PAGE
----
Using 18-day-old Arabidopsis thaliana seedlings grown under increased (780 p.p.m., experimental plants) or ambient (390 p.p.m., control plants) CO2 conditions, we evaluated 14CO2 photoassimilation in and translocation from representative source leaves. The total 14CO2 photoassimilation amounts increased in the third leaves of the experimental plants in comparison with that found for the third leaves of the control plants, but the rates were comparable for the first leaves of the two groups. In contrast, translocation of labeled assimilates doubled in the first leaves of the experimental group, whereas translocation was, at best, passively enhanced even though photoassimilation increased in their third leaves. The transcript levels of the companion cell-specific sucrose:H+ symporter gene SUC2 were not significantly affected in the two groups of plants, whereas those of the sucrose effluxer gene SWEET12 and the sieve element-targeted sucrose:H+ symporter gene SUT4 were up-regulated in the experimental plants, suggesting up-regulation of SUT4-dependent apoplastic phloem loading. Compared with SUC2, SUT4 is a minor component that is expressed in companion cells but functions in sieve elements after transfer through plasmodesmata. The number of aniline blue-stained spots for plasmodesma-associated callose in the midrib wall increased in the first leaf of the experimental plants but was comparable in the third leaf between the experimental and control plants. These results suggest that A. thaliana responds to greater than normal concentrations of CO2 differentially in the first and third leaves in regards to photoassimilation, assimilate translocation and plasmodesmal biogenesis. PMID:24406629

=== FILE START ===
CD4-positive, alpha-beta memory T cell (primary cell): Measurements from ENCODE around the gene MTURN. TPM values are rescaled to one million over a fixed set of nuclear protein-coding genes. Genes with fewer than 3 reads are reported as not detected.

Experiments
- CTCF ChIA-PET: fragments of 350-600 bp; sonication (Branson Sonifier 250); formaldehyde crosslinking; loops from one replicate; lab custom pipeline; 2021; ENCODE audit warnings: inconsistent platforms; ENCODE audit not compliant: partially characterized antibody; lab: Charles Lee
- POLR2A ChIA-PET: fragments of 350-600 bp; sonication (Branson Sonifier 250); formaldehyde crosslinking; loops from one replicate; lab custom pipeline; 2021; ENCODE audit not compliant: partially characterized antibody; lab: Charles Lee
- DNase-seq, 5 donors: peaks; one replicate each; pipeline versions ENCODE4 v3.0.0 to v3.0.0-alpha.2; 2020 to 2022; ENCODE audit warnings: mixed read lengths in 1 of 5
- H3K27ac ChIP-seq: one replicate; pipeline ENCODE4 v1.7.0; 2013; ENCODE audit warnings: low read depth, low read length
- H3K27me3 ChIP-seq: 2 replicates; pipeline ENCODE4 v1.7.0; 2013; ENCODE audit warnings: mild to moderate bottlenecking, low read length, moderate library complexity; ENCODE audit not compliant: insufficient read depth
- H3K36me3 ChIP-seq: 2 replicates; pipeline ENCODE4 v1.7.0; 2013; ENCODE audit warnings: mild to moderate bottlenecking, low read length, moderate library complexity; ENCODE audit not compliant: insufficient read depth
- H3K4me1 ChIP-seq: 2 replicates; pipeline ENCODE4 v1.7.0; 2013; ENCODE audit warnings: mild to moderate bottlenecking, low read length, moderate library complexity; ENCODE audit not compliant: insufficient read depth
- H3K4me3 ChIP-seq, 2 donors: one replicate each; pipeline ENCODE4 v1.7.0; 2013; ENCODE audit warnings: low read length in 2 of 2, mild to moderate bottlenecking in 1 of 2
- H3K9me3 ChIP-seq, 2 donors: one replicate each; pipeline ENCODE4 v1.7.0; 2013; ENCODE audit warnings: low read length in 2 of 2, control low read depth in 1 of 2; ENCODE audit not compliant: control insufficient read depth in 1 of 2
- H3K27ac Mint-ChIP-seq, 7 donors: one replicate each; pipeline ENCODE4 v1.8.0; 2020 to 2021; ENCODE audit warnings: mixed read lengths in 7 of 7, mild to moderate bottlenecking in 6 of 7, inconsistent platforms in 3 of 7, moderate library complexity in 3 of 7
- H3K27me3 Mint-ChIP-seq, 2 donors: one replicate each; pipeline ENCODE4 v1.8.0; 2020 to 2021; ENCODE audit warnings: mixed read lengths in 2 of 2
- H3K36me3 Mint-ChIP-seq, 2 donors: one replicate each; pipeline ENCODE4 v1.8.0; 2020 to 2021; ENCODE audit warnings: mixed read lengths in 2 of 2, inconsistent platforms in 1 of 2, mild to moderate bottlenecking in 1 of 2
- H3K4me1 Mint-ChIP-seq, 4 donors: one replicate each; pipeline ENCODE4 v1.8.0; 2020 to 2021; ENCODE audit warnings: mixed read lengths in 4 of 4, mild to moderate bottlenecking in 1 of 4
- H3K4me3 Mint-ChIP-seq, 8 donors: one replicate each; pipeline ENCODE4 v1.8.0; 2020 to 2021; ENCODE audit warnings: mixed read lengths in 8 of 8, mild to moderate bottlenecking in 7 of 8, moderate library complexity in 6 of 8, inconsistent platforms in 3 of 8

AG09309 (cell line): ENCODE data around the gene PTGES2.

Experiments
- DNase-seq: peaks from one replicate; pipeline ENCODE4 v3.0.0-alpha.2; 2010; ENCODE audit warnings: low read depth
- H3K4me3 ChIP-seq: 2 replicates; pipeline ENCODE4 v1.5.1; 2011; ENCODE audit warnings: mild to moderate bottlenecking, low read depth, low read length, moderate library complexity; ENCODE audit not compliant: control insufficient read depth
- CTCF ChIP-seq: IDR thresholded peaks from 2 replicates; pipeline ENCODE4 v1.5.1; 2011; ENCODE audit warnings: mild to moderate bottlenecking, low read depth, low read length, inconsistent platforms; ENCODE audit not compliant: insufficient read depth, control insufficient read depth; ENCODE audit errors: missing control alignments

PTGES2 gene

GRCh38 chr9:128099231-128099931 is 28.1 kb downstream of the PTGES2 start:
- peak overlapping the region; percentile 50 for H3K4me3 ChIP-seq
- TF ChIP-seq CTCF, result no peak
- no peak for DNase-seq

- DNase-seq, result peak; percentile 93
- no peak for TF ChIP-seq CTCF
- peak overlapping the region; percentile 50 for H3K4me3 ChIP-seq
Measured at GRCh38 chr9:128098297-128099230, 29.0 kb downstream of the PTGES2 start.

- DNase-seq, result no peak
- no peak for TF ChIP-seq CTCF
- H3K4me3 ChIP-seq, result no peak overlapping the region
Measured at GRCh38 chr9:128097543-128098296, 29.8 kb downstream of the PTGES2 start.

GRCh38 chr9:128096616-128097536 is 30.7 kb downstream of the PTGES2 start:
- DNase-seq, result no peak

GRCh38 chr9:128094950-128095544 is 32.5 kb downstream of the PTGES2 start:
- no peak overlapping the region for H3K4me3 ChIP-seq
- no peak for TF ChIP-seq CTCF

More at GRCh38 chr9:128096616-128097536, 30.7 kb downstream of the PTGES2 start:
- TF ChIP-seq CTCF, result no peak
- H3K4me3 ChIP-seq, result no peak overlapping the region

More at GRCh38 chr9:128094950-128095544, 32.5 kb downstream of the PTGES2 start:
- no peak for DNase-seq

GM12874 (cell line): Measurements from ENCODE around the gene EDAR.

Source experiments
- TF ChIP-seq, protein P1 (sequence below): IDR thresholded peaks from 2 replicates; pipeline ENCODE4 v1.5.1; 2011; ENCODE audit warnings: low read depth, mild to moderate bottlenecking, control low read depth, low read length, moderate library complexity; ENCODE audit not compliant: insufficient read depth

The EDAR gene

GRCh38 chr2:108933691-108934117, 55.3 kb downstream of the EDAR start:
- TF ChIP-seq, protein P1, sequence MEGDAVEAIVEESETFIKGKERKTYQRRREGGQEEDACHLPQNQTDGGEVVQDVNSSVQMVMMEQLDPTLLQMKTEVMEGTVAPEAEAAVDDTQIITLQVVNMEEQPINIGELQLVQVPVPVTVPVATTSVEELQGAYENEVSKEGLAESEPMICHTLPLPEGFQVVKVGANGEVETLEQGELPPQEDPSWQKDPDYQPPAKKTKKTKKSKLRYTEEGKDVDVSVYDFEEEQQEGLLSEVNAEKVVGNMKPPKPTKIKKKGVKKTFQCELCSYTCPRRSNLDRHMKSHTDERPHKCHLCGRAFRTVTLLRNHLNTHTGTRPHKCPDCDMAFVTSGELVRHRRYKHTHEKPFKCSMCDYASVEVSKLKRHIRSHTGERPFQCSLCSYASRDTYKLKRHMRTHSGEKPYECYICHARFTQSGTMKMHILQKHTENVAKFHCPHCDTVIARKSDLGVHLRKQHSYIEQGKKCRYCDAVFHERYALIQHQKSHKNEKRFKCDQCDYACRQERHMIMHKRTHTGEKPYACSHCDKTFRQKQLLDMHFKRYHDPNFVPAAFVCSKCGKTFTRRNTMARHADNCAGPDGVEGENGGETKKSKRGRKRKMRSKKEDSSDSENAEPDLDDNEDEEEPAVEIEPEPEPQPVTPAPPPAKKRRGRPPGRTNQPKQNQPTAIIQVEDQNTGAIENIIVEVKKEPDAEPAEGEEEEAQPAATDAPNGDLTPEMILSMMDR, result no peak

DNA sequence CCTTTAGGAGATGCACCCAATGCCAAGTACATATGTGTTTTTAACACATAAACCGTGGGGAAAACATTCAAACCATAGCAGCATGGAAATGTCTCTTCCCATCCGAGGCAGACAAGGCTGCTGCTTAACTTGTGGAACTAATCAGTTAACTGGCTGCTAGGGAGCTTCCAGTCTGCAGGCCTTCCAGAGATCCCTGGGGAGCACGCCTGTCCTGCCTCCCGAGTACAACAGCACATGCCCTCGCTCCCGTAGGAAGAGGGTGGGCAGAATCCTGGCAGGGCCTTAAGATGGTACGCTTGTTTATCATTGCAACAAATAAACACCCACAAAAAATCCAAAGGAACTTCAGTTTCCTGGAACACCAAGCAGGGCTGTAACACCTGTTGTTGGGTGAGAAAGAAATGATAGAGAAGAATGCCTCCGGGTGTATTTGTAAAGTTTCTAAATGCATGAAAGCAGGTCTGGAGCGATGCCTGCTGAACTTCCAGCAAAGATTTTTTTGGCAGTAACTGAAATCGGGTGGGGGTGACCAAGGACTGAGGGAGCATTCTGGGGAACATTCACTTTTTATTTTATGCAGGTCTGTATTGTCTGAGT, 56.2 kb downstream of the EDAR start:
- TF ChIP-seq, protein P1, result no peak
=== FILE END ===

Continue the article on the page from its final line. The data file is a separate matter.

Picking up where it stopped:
12. Evolutionary appearance of von Economo's neurons in the mammalian cerebral cortex.

    Science.gov (United States)

    Cauda, Franco; Geminiani, Giuliano Carlo; Vercelli, Alessandro

    2014-01-01